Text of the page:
NASHVILLE, Tenn. (AP) — Race-related tension within the Southern Baptist Convention is high heading into a national meeting this week. The election of a new SBC president and debate over the concept of systemic racism may prove pivotal for some Black pastors as they decide whether to stay in the denomination or leave.
It could be a watershed moment for America’s largest Protestant denomination.
The SBC was founded before the Civil War as a defender of slavery, and only in 1995 did it formally apologize for that legacy — yet since 2000 its Black membership has been increasing while white membership declines.
Over the past year, however, several Black pastors have left the SBC in frustration over what they see as racial insensitivity within its overwhelmingly white leadership.
Depending on the outcome at the meeting in Nashville, the exodus could swell — or subside. Many Black pastors are comfortable with the SBC’s conservative theology and grateful for financial support, but do not want it to wade into conservative national politics or distance itself from the quest for racial justice.
The Rev. Nate Bishop of Forest Baptist Church near Louisville, Ken., said some members of his Black congregation wanted to leave the SBC while others wanted to stay. He intends to assess the “tenor and tone” of deliberations in Nashville to guide his decision.
“There’s a bigger question going on — will there even be an SBC in the next five, 10, 15 years?” Bishop asked. “There’s going to be a move away from this national organization. The only way forward is going to be if we reject the fear-mongering that’s being projected day after day.”
One of the SBC’s most prominent Black pastors, Dwight McKissic of Cornerstone Baptist Church in Arlington, Texas, said his church would quit the SBC if either of two leading conservative candidates won the presidency: Albert Mohler, president of the Southern Baptist Theological Seminary; or Mike Stone, a pastor from Blackshear, Georgia, whose core supporters view Mohler as insufficiently conservative.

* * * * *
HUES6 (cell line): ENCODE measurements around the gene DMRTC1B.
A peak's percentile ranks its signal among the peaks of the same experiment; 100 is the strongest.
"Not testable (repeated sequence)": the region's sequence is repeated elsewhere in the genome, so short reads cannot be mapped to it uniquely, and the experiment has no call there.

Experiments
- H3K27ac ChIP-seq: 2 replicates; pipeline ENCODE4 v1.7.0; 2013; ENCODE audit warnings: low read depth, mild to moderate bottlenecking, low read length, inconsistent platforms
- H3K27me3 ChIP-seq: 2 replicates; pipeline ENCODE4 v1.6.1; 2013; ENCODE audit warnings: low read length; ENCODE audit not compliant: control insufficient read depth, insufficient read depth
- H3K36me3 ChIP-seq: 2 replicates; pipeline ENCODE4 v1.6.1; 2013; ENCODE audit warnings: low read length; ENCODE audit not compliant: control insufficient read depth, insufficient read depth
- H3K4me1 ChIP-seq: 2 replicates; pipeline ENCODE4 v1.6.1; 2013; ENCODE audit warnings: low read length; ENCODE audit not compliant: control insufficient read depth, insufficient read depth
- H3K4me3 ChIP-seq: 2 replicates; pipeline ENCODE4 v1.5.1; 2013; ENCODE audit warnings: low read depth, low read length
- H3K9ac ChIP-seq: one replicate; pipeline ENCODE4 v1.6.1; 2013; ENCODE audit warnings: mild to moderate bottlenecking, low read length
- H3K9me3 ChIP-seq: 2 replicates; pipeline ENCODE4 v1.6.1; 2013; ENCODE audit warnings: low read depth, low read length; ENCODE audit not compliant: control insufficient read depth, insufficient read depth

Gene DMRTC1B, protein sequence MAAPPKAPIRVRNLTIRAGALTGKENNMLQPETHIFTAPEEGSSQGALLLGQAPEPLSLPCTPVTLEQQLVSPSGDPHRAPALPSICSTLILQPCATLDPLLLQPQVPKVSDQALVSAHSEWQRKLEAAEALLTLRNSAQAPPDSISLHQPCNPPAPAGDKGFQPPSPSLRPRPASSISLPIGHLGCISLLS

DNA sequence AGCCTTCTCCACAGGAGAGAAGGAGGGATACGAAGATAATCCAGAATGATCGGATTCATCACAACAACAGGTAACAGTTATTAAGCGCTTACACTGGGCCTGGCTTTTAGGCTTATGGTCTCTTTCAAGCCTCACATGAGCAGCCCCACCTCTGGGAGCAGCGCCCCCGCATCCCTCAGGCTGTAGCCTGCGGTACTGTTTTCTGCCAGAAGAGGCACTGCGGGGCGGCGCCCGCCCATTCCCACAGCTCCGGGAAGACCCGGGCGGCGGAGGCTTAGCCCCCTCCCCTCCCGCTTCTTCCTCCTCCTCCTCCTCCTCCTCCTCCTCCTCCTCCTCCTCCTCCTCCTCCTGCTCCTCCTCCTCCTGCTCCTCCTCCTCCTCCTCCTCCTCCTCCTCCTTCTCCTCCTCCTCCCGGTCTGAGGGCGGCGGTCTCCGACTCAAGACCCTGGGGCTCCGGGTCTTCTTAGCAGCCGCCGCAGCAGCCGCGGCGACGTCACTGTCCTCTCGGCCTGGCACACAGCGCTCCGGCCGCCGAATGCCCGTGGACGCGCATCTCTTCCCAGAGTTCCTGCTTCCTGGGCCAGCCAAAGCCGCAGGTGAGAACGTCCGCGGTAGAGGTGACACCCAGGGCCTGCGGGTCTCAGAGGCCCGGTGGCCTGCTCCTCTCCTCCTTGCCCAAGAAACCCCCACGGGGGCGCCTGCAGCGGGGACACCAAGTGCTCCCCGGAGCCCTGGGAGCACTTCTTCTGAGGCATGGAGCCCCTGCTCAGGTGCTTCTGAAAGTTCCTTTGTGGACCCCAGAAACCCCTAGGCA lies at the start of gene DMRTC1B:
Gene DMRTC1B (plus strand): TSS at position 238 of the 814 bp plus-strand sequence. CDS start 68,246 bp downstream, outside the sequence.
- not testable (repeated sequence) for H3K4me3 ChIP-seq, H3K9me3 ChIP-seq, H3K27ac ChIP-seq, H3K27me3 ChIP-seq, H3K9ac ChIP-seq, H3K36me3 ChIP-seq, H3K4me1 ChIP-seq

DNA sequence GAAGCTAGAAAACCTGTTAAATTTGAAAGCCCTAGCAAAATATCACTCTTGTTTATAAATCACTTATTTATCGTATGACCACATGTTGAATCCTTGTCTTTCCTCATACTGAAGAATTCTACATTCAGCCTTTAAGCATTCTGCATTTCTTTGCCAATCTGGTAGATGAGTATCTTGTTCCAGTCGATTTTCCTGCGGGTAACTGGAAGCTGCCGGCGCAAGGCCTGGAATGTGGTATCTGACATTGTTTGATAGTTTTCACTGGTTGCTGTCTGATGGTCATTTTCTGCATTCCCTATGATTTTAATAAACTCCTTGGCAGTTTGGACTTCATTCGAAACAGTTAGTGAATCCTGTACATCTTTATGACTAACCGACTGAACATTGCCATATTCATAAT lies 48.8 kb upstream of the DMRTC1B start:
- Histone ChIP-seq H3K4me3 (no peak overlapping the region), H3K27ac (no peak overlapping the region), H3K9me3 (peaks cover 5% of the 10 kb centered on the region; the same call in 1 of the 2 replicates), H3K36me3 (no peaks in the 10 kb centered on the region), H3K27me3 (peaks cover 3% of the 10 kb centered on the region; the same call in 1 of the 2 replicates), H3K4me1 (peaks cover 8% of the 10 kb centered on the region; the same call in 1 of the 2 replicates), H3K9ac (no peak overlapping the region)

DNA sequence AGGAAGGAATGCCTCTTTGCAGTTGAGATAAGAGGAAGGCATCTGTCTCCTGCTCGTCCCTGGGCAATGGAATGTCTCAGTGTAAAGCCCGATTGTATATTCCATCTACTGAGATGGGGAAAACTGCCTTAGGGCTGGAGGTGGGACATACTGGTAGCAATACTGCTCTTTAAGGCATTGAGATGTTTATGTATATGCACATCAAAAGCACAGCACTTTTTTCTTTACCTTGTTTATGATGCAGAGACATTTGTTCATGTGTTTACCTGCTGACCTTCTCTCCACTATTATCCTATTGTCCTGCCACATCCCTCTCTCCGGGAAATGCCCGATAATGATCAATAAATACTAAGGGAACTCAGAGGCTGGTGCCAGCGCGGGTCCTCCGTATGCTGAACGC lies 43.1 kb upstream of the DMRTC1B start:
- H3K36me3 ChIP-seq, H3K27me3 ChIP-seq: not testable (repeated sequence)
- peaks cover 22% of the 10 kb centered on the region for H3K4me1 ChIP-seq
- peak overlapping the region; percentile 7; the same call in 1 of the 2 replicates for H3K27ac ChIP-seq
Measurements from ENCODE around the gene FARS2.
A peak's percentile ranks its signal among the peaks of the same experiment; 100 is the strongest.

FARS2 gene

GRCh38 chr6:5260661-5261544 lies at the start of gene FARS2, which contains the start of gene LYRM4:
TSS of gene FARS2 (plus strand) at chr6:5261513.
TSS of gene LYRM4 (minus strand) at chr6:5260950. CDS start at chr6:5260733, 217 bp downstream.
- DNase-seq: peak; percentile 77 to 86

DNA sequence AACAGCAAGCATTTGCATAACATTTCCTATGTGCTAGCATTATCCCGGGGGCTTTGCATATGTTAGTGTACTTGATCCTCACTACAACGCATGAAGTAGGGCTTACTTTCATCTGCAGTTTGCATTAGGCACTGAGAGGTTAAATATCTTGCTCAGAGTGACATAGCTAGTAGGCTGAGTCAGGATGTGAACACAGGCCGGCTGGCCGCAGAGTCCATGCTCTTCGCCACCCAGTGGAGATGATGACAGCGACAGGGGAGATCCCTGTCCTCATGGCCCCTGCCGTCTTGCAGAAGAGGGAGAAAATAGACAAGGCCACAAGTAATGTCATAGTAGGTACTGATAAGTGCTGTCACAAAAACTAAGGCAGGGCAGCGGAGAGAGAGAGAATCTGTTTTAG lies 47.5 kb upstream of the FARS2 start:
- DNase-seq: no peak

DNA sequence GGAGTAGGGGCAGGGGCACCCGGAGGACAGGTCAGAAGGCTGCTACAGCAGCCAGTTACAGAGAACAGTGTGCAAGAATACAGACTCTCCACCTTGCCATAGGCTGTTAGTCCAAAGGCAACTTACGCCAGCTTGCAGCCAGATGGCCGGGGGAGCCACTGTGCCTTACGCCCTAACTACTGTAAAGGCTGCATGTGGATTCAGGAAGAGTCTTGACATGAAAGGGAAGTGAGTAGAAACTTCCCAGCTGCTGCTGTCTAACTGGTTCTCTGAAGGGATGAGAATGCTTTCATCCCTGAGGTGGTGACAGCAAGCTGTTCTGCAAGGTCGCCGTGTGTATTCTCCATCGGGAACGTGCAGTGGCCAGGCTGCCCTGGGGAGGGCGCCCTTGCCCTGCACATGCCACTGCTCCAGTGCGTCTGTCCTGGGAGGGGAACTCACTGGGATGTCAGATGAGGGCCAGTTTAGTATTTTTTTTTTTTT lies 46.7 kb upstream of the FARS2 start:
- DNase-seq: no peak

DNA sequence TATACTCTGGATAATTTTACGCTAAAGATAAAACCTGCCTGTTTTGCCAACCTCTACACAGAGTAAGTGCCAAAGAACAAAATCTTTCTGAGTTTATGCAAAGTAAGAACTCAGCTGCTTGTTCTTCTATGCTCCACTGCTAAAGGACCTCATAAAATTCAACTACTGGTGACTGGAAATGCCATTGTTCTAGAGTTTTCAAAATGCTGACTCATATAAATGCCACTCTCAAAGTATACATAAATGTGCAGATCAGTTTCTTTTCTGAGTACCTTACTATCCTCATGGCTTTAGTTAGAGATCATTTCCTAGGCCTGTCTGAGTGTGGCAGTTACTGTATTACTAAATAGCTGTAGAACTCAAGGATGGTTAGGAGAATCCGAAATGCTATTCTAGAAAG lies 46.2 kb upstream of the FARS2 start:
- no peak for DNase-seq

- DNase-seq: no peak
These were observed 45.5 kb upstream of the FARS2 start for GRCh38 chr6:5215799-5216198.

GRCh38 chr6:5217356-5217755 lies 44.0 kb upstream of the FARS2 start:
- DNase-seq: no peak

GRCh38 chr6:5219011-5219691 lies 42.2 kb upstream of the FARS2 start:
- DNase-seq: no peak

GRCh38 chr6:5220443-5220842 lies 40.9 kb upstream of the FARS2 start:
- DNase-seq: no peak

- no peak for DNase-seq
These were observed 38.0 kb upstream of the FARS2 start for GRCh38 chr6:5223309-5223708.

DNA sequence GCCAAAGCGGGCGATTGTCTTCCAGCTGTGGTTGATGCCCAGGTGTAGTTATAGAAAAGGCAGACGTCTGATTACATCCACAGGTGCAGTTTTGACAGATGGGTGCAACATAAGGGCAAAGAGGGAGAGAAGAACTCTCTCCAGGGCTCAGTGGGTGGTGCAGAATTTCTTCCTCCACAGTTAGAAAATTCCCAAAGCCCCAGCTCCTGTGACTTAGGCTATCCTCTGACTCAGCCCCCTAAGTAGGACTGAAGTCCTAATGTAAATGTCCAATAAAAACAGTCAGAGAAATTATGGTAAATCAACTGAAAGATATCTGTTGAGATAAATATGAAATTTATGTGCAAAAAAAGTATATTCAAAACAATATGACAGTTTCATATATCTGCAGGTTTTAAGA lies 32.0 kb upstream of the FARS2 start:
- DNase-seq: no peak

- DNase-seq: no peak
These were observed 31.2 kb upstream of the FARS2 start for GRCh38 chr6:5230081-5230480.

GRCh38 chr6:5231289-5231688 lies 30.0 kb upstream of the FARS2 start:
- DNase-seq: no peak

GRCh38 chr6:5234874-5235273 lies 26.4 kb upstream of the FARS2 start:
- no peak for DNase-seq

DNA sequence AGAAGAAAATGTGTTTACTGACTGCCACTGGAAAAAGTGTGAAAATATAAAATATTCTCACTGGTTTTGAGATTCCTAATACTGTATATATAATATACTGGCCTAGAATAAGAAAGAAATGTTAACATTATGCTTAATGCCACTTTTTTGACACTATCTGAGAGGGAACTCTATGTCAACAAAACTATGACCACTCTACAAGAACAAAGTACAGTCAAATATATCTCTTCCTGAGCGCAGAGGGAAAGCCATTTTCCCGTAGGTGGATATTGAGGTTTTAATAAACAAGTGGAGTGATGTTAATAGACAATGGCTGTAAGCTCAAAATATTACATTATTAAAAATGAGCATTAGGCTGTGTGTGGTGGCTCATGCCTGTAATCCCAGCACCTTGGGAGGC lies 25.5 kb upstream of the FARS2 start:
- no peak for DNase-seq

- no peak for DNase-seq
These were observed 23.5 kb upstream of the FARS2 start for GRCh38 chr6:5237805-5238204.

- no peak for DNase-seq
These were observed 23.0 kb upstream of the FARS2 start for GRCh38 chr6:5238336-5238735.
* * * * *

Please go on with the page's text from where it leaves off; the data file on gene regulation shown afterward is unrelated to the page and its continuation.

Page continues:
Both “have made statements that Black Baptists would find anathema, regarding racial matters and politics,” McKissic said via email. “I could not proudly call myself a Southern Baptist if either of them wins.”
He also criticized them for supporting tight restrictions on women’s roles in the church, saying he and many other Black pastors favored letting women serve as assistant pastors or in other meaningful roles.
McKissic is endorsing a third candidate, white pastor Ed Litton of Redemption Church in Saraland, Ala. Litton will be nominated by Fred Luter, a New Orleans-based pastor who in 2012 became the SBC’s first and so far only Black president.
A crucial dividing line in the presidential election and for the SBC overall is the issue of critical race theory, a term used to describe critiques of systemic racism.
Last year Mohler and the five other SBC seminary presidents, all of them white, declared that critical race theory is “incompatible with” the SBC’s Scripture-based theology.
The statement created friction far beyond SBC academia, particularly due to lack of Black involvement in its drafting. But Mohler hasn’t budged from his repudiation of critical race theory, and Stone has harshly condemned the concept.
A resolution endorsed by Stone and many of his key allies, to be proposed at the meeting, denounces critical race theory as “rooted in Neo-Marxist and postmodern worldviews.” Stone’s allies also will seek to rescind a 2019 resolution suggesting that critical race theory could be useful as an analytical tool.
McKissic said approval of any such measures might be another trigger for his exit.
Last December he, Litton and Luter were among the co-signers of a statement by a multi-ethnic group of Southern Baptists asserting that systemic racial injustice is a reality.